At our NEW P&C!

Many P&Cs are looking to re-invent themselves. So we wondered — if you were to start from scratch, what would your P&C look like? We caught up with Canberra’s newest P&C to find out how they approached it.

Two years ago a small band of volunteers with almost no P&C experience got together at Gungahlin’s Margaret Hendry School to establish the school’s parent association.

Phoebe Phillips joined in so she could meet people, and walked away President.

“We’re a Defence family, so we have no family here and knew very few people. Right from the start it was really about building community – at first for me and my kids to have that sense of community, and now more broadly. The P&C is really about building that community for people in this new suburb, getting families involved.”

“Our main focus has been our daily coffee cart and breakfast club,” Phoebe tells us. “It’s a place for parents to meet other families – many are new to Canberra. Each morning there’s probably around 40 people who come along and hang out and chat. Not always the same people, but a changing crowd.”

“On the first week of school we kept that open a bit longer each day so that any parents who were feeling apprehensive could stay around and get some reassurance. If kids are nervous, they can catch up with friends at breakfast club and settle in a bit first. It’s a great place for parents to find out what is going on too.”

“We also run a Facebook Group to help people know what’s happening.”

cafeThe school community, and P&C, are very fortunate to have a dedicated space – the school’s Community Hub. Phoebe explains: “All our events happen in one place, so people know where everything is – the coffee cart and breakfast club. We have a kitchen and storeroom there. There is an enclosed playground and we’re planning to set up a second hand uniform shop there too. There is room for playgroups as well.”

The focus on community has been supported by the school’s Principal, Kate Woods, and Tammy O’Callaghan, the school’s Community Co-ordinator.

“We’re very lucky to have a great relationship with the school.” Phoebe says. “The Principal comes to all our meetings. The school purchased the coffee cart and started that up. The P&C has now taken it on and we’ve got a roster of parent volunteers who work the coffee machine.”

“Frankies Café at Forde staff actually trained us on it in the beginning and now that’s a new skill those parents have learned, and have passed on to new volunteers as they train each other.”

The community focus seems to be working, according to Tammy.  “Right from the beginning, the school encouraged a community focus, encouraged the P&C to think about what you want to be. The volunteers have been amazing. Families comment that they’ve never had a sense of community at a school like this before.”

Creating  a new P&C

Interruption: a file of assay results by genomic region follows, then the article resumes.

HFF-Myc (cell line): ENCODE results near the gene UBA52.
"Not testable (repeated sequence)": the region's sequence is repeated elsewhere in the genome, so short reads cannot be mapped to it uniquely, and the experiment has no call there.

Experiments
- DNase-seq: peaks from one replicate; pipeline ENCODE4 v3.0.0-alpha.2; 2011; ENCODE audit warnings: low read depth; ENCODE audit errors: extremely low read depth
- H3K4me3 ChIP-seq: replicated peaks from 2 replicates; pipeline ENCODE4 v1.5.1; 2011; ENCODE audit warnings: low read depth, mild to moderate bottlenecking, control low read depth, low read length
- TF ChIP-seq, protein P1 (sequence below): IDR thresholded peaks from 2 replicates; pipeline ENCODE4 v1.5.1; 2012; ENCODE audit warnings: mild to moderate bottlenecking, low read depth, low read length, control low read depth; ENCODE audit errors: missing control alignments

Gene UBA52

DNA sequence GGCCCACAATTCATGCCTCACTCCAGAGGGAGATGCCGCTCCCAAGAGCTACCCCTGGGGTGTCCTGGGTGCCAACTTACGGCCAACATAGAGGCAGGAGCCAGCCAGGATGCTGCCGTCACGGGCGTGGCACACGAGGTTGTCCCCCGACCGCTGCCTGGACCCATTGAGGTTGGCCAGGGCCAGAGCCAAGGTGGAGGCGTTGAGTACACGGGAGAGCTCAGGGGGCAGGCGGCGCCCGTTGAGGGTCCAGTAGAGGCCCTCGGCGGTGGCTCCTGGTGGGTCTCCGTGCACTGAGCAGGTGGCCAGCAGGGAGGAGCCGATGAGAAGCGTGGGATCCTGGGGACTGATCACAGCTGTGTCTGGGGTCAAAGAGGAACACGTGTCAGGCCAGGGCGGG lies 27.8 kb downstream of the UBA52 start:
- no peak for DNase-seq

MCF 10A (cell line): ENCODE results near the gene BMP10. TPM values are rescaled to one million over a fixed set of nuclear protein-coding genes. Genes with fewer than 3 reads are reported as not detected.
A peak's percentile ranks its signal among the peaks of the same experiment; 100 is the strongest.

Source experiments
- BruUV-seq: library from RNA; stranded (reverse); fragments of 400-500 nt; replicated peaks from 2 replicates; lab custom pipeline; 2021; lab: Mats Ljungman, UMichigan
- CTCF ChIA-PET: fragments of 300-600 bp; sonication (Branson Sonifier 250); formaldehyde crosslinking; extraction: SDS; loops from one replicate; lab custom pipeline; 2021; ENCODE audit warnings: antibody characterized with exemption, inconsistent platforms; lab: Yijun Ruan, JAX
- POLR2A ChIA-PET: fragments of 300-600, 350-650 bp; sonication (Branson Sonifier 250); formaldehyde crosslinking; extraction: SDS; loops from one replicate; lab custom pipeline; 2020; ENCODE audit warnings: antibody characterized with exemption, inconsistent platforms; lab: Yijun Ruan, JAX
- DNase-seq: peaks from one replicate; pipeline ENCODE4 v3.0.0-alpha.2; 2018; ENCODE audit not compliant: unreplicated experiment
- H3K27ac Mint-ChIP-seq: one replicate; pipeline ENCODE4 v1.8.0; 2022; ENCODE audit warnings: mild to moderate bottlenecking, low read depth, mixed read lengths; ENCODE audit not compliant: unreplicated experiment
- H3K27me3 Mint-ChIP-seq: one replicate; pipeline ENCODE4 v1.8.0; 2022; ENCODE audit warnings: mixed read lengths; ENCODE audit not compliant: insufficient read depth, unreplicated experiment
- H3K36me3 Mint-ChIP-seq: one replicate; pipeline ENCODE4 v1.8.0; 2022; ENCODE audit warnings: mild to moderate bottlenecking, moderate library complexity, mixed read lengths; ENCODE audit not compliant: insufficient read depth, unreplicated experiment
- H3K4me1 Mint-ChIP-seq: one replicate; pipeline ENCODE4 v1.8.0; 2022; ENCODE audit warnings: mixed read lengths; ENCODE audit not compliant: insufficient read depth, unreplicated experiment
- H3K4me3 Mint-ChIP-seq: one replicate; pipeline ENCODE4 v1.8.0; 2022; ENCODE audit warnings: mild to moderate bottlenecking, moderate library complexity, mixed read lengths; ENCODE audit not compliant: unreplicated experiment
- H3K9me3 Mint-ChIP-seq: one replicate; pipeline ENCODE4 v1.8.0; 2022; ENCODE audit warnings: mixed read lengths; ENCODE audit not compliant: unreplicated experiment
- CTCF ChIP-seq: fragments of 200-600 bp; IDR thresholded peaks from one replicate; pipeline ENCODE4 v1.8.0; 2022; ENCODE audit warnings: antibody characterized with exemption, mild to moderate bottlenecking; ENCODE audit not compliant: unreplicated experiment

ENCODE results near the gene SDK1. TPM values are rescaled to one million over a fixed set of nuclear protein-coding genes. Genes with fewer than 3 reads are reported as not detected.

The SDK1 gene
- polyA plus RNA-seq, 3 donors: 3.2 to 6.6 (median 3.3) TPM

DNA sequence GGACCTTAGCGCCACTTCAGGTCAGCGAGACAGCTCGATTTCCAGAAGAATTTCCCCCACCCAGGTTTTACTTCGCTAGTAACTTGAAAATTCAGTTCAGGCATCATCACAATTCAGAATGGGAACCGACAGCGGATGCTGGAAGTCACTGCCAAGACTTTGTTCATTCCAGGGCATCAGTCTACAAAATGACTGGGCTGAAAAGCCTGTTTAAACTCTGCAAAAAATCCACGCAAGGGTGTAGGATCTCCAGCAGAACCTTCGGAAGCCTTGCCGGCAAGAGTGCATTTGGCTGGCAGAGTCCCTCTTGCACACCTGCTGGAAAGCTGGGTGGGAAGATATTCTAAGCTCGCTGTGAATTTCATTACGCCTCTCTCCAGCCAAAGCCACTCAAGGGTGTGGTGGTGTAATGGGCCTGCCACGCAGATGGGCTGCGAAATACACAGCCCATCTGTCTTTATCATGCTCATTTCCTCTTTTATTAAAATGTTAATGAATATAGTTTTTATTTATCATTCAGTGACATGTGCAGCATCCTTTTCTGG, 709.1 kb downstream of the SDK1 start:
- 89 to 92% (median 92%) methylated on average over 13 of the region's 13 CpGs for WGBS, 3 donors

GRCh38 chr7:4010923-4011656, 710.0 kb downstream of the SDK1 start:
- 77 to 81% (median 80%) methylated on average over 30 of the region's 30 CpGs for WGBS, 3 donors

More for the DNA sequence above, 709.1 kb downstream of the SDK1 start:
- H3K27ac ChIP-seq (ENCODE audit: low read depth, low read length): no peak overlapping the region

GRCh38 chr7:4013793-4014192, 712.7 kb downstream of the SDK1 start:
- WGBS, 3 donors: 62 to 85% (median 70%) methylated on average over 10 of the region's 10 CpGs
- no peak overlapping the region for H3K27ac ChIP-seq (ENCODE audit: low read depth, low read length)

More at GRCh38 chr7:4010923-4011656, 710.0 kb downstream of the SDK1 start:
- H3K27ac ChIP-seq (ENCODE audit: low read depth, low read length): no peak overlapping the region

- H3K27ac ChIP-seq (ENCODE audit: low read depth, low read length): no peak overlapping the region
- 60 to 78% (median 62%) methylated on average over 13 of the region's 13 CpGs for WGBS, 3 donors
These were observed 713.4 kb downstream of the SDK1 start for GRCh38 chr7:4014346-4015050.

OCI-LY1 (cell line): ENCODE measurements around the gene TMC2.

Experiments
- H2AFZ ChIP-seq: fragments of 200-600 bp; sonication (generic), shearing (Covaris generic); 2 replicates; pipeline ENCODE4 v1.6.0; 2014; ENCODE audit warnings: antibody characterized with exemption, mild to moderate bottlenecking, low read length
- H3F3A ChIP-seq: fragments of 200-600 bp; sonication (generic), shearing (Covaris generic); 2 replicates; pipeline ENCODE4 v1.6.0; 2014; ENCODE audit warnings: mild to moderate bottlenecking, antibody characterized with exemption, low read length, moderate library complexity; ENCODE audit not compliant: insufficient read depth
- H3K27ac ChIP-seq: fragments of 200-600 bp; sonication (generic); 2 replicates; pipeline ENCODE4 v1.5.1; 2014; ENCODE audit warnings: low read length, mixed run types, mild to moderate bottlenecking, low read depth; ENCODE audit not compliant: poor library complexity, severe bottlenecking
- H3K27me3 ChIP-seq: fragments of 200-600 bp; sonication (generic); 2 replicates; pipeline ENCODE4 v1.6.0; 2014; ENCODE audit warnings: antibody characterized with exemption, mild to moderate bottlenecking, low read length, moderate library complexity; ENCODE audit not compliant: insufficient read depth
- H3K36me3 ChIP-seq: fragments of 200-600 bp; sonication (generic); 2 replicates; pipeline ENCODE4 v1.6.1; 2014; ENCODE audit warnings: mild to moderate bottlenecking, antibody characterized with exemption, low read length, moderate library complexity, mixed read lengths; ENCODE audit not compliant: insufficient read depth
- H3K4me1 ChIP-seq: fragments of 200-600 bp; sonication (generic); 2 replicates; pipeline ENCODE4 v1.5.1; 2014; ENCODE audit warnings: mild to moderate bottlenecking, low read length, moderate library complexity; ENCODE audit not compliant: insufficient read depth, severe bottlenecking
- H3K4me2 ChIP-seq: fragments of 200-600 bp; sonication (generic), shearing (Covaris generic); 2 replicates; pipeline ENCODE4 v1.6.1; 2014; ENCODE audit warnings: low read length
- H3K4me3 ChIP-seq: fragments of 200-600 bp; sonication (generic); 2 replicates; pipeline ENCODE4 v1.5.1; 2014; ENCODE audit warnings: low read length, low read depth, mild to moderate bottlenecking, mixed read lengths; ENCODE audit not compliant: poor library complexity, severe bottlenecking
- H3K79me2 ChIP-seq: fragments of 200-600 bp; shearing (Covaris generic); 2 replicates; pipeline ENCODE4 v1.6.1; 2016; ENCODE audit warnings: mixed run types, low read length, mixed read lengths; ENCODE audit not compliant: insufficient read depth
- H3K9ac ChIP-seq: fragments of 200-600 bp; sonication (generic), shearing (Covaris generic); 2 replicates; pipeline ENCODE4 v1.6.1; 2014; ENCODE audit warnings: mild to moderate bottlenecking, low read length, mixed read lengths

Over the next few years we’ll see more new P&Cs in Canberra as new schools continue to be built. So what can they learn from Margaret Hendry?

“It was a lot of learning and a bit touch and go at the start,” says Phoebe, “but we are getting more knowledge and more established now. Council was a good resource. They came out and helped and we used Council’s resources to set up our constitution and incorporate. The $500 seed funding from Council and over $1000 from the Education Directorate really helped.”

“It’s really been worth the initial challenges!”

So, how do they do for volunteers?

“It’s usually the same people, but it’s lovely when surprise people come along. They always bring new ideas. And we are seeing more new faces as the school grows.”

MargaretHendryCoffeeClub1The pandemic was, obviously, very hard, Phoebe tells us. “Our second year in and we couldn’t run a movie night or disco because of COVID. It was tough trying to get established without a bit of fundraising. We did manage an end of year disco hosted by a local dance group. We had a massive turn out and people enjoyed it so much.”

“In our first year, we did a brick fundraiser, which fitted so well for a new school and showcases our inaugural students. The teachers and kids did the decorating in art lessons and then we’ve built a path in the garden with them.”

“We have plans and hope to raise more funds this year. We’d love a school garden where the kids can be involved and use the food they’ve grown.”

The experience at Margaret Hendry shows that growing a community doesn’t happen by chance. It took the help of a dedicated staff member,  information and funding support, a purpose-built space at the school and the attention, time and passion of dedicated parent volunteers. 

 

This article appeared in ParentACTion Magazine, Term 1, 2021. It is part of a series "At Out P&C..." sharing great things that ACT P&Cs are doing.